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Well I'm still in college and I know from one of my friends that another friend's father died when she was young. Now how do I react politely if she tells me that in some situation. "Oh, sorry to hear that" seems appropriate, but is there a better response?

  • It's certainly OK to reply "Yes, I'd heard that." – Hot Licks Oct 23 '16 at 2:35
  • Do you really want to say "Allow me to offer you my sincere condolences"? Better to say "I heard that your father died. I'm really sorry", but a really sympathetic smile (and a hug if you're females) may do more good. In the end, there are no good words. – Mick Oct 23 '16 at 2:38
  • Note that, since this death was decades ago, offering "condolences" isn't really appropriate. – Hot Licks Oct 23 '16 at 2:46
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    @HotLicks Might be worth double-underlining that tone and expression are everything with that, because they are the difference between being quite extraordinarily callous and rude, and certainly okay, as you put it - although it'd be safer and nicer to add an (even perfunctory) 'sorry' – Au101 Oct 23 '16 at 3:34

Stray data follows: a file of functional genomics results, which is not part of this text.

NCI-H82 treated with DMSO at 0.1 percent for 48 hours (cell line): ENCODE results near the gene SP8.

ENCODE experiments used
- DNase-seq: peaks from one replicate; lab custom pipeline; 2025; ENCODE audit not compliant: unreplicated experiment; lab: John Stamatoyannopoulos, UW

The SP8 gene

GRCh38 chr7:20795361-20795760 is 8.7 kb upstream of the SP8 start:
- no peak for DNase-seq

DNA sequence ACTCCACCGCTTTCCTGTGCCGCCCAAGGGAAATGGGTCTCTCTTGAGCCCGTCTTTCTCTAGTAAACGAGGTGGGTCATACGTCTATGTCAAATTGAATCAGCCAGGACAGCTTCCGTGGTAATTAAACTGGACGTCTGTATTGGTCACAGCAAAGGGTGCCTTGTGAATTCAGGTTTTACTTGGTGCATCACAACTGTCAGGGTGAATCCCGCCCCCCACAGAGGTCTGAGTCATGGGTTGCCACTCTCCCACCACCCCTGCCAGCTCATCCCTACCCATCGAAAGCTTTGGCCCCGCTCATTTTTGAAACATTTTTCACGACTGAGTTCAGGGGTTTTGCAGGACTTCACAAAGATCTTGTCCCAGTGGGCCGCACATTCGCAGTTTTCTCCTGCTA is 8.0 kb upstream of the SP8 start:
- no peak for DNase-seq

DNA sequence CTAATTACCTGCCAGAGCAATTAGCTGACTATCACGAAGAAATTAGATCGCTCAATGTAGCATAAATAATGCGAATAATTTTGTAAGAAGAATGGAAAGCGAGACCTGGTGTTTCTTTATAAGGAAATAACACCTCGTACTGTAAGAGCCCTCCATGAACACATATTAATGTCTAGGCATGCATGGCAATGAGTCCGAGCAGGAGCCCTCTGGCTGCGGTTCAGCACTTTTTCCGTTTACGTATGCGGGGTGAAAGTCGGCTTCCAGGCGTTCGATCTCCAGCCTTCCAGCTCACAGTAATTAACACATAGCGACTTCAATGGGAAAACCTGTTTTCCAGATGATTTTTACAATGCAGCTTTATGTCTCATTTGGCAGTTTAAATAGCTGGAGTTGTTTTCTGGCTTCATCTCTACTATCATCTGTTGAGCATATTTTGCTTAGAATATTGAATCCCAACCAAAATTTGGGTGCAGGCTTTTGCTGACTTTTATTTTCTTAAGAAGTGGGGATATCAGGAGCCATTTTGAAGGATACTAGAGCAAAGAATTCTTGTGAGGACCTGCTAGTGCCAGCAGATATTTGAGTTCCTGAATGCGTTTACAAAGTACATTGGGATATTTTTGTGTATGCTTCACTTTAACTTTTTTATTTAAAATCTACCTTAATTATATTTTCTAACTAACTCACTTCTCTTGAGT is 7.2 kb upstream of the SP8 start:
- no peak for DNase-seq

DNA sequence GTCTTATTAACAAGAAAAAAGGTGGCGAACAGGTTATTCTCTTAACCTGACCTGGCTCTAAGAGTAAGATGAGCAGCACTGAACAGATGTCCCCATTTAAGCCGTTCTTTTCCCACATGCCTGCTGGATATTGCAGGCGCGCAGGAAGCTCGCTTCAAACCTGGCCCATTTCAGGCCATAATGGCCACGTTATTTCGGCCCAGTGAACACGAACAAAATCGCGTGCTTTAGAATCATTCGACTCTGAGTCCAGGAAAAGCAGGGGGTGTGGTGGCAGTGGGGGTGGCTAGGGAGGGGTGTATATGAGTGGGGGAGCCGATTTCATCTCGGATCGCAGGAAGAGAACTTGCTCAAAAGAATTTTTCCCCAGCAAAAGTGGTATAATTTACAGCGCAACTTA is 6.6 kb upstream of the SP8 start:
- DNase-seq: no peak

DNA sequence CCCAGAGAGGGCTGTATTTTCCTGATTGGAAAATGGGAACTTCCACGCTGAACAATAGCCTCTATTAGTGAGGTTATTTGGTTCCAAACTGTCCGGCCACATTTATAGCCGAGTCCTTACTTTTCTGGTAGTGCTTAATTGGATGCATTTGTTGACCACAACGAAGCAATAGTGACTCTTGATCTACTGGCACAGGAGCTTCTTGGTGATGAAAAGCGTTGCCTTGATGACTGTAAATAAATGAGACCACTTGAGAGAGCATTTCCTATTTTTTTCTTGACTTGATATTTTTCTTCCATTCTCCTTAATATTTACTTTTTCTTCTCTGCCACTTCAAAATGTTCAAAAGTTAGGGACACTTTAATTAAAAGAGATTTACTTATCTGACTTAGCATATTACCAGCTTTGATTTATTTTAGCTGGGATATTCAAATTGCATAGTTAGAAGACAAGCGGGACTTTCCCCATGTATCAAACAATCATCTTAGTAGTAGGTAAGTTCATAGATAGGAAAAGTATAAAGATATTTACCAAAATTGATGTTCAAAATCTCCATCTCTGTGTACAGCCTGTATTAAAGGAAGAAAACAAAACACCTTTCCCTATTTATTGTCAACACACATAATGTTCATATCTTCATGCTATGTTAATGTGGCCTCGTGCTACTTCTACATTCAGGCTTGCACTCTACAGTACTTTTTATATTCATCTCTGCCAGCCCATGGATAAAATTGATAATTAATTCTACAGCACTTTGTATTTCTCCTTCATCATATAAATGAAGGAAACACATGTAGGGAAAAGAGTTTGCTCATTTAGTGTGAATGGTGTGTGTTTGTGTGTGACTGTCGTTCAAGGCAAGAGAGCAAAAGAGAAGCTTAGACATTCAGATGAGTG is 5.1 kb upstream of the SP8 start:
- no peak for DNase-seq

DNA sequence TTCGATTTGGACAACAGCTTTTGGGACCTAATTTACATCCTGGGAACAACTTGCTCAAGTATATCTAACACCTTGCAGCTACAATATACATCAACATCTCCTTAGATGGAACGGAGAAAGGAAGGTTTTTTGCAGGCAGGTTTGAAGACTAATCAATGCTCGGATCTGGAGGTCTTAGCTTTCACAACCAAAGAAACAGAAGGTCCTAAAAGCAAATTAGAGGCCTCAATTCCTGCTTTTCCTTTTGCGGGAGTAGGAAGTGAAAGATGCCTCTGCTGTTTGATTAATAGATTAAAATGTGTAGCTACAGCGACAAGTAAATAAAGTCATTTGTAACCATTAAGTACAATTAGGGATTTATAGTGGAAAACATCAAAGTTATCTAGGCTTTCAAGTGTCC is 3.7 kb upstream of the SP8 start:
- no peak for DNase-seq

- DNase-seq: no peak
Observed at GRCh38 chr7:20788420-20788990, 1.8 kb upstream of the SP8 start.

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    I would say: 'is deceased' or 'has died/passed' instead of has deceased. Doesn't quite sound right to me. – D. Clayton Oct 23 '16 at 8:37
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That's as good as it gets. Responses like “my condolences”, “he’s in my prayers” and “sorry for your loss” are usually used for recent deaths, and comments like “he's in a better place now” or “at least you're doing well without him” are risky if you don't know how the person feels about having grown up without a father, or their religion.

To sum it up, “sorry to hear that” is short, polite and neutral.

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